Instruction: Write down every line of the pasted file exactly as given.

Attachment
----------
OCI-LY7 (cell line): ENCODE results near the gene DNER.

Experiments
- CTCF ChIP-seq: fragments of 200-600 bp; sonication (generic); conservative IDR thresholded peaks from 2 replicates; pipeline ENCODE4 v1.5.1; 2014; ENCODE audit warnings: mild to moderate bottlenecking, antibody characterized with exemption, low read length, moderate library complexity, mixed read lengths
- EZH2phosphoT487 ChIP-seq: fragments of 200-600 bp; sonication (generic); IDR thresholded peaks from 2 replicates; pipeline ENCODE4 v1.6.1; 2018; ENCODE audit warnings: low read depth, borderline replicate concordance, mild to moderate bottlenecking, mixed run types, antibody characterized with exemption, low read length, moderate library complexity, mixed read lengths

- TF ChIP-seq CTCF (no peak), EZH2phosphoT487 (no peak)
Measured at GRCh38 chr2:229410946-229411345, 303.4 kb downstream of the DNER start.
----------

OCI-LY7 (cell line): ENCODE results near the gene DNER.

Experiments
- CTCF ChIP-seq: fragments of 200-600 bp; sonication (generic); conservative IDR thresholded peaks from 2 replicates; pipeline ENCODE4 v1.5.1; 2014; ENCODE audit warnings: mild to moderate bottlenecking, antibody characterized with exemption, low read length, moderate library complexity, mixed read lengths
- EZH2phosphoT487 ChIP-seq: fragments of 200-600 bp; sonication (generic); IDR thresholded peaks from 2 replicates; pipeline ENCODE4 v1.6.1; 2018; ENCODE audit warnings: low read depth, borderline replicate concordance, mild to moderate bottlenecking, mixed run types, antibody characterized with exemption, low read length, moderate library complexity, mixed read lengths

- TF ChIP-seq CTCF (no peak), EZH2phosphoT487 (no peak)
Measured at GRCh38 chr2:229410946-229411345, 303.4 kb downstream of the DNER start.